But David is at least right about one thing: it looks like after having total control of the govt for the first time in a long time, the conservatives are going to get sent home. At least that’s what the trend in polls in most states is saying. If things continue to go badly for the Bush campaign, there’s no doubt conservative strategists will do what they’ve always done so well in the past: resort to vicious smears, character assasination, lableling their opponents as unpatriotic, etc. Don’t look for any slogans this time like "compassionate conservatism!"

Correction: please change "speek" to speak. Sorry.

"Correction: please change "speek" to speak. Sorry."

No problem. You seem pretty "too busy with my professional life" normal to me, a more political type of guy. But obviously you do seem to know what you like to hear from a leader (like Al). Still, I wonder, Gore’s speech was pretty abrasive and inflammatory given the fact that we are at war. Is this the sort of direction you, as a non-political type, really want to go? I mean, how far is it, from what Gore laid out in his speech, to an all out civil war in America?

Link’s broken. Here’s the transcript of the speech:

" from what Gore laid out in his speech, to an all out civil war in America? "
Marc: why do you think civil war,for heaven’s sake, is even a remote consequence of what Gore said?
Now, after going over again what he said in his speech, I’m even more impressed. I think the reason why so many conservatives are critical(seeing red, even) is that Gore did more than summarize the failings of the current administration. He hit a nerve: the prime mover for every conservative I’ve ever known is Fear. Sure, you can go back to people like Lincoln(very brave and wise man), but conservatives(and I’m talking about political conservatives here) in modern times are, as a general rule, terribly fearful people. And, not surprisingly, ruthless and brutal when they feel threatened.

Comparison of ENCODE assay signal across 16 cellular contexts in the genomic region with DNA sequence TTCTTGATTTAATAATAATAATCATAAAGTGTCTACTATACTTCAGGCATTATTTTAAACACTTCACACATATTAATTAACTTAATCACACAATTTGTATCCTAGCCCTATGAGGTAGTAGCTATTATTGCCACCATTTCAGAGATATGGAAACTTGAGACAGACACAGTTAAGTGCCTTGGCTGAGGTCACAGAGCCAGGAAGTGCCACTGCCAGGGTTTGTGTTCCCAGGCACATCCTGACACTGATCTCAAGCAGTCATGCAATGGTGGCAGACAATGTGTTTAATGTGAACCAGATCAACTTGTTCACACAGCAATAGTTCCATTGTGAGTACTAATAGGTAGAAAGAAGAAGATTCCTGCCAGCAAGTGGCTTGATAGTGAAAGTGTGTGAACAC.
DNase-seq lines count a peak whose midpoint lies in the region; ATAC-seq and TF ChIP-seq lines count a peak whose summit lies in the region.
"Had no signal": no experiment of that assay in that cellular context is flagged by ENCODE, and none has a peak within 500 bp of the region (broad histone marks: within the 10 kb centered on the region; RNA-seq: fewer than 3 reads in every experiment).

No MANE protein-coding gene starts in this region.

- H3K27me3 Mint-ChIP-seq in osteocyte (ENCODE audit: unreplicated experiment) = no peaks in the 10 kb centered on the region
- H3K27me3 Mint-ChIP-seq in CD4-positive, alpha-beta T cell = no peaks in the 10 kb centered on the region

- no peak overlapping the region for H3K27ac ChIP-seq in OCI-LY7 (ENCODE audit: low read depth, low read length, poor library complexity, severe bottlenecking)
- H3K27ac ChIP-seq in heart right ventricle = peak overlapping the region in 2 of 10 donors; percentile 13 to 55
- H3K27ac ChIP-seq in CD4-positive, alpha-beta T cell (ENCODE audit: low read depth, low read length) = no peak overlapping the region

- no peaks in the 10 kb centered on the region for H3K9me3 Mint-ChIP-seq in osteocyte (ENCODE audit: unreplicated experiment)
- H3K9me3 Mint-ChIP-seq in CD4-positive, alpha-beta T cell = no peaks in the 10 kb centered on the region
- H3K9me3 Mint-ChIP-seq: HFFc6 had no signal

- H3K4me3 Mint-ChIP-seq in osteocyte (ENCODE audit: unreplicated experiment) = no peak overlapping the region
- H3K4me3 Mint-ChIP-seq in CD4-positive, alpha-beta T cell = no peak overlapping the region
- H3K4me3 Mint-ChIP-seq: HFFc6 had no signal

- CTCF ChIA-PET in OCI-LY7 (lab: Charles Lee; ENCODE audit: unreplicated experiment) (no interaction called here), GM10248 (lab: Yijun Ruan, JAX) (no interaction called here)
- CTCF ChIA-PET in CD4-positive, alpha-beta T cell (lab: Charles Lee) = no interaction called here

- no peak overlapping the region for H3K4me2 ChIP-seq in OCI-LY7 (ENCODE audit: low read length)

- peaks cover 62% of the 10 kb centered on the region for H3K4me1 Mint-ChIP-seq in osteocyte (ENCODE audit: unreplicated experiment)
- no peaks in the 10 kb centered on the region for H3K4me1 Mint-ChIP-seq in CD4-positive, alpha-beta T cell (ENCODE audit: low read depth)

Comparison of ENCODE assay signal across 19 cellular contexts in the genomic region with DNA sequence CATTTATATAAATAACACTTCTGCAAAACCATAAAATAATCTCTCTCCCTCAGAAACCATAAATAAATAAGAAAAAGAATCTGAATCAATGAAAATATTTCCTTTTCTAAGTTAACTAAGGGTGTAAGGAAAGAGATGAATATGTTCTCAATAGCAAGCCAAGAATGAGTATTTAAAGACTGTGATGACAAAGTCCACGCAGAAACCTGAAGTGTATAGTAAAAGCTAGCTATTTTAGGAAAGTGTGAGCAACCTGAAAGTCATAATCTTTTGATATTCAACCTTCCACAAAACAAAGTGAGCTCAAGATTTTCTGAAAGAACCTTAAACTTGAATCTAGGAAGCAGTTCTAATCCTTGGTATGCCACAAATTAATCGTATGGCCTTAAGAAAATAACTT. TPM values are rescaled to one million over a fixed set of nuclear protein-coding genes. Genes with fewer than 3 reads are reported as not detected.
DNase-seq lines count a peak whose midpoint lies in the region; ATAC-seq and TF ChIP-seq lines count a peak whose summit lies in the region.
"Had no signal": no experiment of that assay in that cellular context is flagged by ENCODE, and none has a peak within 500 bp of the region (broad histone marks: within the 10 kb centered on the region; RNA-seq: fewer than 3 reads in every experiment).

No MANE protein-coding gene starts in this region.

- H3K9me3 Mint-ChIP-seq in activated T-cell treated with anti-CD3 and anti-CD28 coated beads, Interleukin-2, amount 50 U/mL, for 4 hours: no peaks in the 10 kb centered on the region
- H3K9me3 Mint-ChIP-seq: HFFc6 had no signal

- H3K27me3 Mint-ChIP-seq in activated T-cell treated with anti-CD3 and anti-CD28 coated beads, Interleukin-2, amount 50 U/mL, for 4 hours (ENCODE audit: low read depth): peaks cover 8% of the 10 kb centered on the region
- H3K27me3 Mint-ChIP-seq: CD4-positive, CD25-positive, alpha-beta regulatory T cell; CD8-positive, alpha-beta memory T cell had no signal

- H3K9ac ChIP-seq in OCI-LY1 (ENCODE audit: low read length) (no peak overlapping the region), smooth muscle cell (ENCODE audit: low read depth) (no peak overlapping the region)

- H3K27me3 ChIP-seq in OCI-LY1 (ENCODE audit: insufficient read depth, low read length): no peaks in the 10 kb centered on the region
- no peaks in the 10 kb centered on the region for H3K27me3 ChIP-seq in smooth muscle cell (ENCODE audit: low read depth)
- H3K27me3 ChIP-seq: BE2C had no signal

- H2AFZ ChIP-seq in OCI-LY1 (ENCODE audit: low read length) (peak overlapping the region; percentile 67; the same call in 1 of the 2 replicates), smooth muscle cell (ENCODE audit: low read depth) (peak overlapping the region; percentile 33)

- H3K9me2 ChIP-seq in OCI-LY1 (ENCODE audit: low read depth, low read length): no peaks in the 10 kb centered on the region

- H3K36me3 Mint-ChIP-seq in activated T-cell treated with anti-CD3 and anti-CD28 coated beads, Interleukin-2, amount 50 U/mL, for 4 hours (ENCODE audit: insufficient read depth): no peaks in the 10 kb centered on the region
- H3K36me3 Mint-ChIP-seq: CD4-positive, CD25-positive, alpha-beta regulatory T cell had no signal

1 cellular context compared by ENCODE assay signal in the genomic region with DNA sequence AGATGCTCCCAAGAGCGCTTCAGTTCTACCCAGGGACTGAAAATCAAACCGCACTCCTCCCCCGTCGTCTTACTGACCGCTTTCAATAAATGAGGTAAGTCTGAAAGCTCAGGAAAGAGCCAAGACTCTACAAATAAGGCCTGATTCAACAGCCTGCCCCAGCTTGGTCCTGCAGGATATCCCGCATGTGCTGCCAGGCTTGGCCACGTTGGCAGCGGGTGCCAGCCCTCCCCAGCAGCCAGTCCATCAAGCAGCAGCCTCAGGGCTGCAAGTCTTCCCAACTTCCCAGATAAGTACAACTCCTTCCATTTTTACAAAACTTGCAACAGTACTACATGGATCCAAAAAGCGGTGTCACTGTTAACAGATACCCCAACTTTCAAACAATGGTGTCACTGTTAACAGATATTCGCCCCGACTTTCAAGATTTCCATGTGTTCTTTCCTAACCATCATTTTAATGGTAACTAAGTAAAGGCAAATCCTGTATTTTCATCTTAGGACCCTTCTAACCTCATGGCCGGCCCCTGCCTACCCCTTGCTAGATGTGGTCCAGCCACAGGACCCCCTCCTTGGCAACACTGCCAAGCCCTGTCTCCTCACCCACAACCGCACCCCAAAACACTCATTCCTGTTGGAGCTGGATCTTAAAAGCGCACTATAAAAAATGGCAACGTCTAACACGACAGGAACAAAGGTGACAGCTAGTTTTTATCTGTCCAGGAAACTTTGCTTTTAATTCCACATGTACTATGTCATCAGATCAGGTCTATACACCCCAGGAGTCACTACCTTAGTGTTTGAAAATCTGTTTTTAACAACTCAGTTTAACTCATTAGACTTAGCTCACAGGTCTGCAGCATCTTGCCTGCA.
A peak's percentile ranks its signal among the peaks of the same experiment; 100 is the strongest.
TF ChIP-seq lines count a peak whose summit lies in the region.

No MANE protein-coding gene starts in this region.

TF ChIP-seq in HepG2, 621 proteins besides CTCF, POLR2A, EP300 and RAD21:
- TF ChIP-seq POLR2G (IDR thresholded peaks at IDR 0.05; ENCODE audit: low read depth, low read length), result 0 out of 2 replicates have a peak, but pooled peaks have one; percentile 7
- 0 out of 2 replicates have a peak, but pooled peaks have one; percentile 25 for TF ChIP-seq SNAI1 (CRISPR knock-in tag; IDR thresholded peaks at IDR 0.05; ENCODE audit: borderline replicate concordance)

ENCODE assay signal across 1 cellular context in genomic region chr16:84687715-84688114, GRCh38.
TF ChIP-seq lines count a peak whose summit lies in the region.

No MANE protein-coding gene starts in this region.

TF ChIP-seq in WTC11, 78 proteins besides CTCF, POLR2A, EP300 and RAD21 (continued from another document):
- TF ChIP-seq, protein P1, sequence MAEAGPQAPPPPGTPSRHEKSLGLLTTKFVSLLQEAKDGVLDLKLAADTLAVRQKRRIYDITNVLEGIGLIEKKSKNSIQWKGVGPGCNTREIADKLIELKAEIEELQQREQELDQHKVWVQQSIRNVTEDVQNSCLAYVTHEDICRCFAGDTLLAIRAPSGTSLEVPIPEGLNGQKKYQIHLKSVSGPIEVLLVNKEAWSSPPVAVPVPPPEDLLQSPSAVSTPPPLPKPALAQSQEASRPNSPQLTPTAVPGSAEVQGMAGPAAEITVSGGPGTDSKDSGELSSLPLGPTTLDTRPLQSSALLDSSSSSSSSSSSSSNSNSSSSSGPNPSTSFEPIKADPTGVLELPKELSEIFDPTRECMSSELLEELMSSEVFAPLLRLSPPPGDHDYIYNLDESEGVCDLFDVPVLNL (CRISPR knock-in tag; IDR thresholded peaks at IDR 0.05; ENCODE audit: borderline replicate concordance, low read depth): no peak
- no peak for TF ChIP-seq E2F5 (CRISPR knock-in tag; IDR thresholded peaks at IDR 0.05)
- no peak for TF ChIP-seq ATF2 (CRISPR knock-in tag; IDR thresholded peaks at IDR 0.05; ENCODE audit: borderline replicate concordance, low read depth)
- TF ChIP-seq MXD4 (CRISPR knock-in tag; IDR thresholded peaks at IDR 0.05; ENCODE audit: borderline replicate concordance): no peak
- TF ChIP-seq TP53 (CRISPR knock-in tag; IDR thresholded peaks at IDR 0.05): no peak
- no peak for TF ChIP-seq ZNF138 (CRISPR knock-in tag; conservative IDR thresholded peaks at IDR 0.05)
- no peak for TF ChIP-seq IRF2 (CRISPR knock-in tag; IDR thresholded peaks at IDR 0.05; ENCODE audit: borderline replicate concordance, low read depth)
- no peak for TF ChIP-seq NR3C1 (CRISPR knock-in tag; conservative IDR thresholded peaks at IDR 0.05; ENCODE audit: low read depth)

Sure, you can always dredge up examples of fearful, ruthless liberals, but it’s not a common characteristic(at least not in my experience).
What do I like to hear in a leader? Intelligence, honesty and compassion. That definitely excludes Bush. But it’s also why I admired Goldwater(among others).

I found Gore’s speech to be very interesting. I am not sure how well it was delivered of course....

If only he removed some of the crap about his father and his service in the army, short the parts that make his speech something other than a serious look at the use and abuse of fear in politics...

Politically I think his speech is genius. Nixon’s birthday just pased, and new information was released to the public on Kissinger...trying to draw connections between Bush and Nixon might be fruitfull for Democrats...

I would like to take a class given by Gore on Habbermas. Certainly he interprets a lot from this lens....

I don’t think you can doubt Gore’s conviction not without assuming things he would never be assuming himself...

Some might find his view of the constitution to be disgusting, but it does seem that his framework is tenable, and he even mentions Lincoln and Moses of all things...(great lawgivers it seems?)

This is a very interesting speech...

I find it quite illuminating...

Gore is a proffessor at an Ivy league school, yet he isn’t harping on Christopher Columbus, he isn’t accusing Lewis+Clark of paving the way for the genocide of american indians, and he isn’t denegrating the Wright Brothers, he is holding them up as those who overcame illusory fears!!!

If his quote of Eisenhower didn’t have the political motive of painting Bush to be Nixon it would be very interesting...

"Any who acts as if freedom’s defenses are to be found in suppression and suspicion and fear confess a doctrine that is alien to america." A very Millian sentiment. In fact it is a serious question for those who would juxtapose Burke and Mill and attempt to ask what things can be discussed fruitfully. As it is, essentially Gore paints Republicans to be Hobbesian, a politic of fear vs. the Millian Democrats who employ a politics of trust... -John Lewis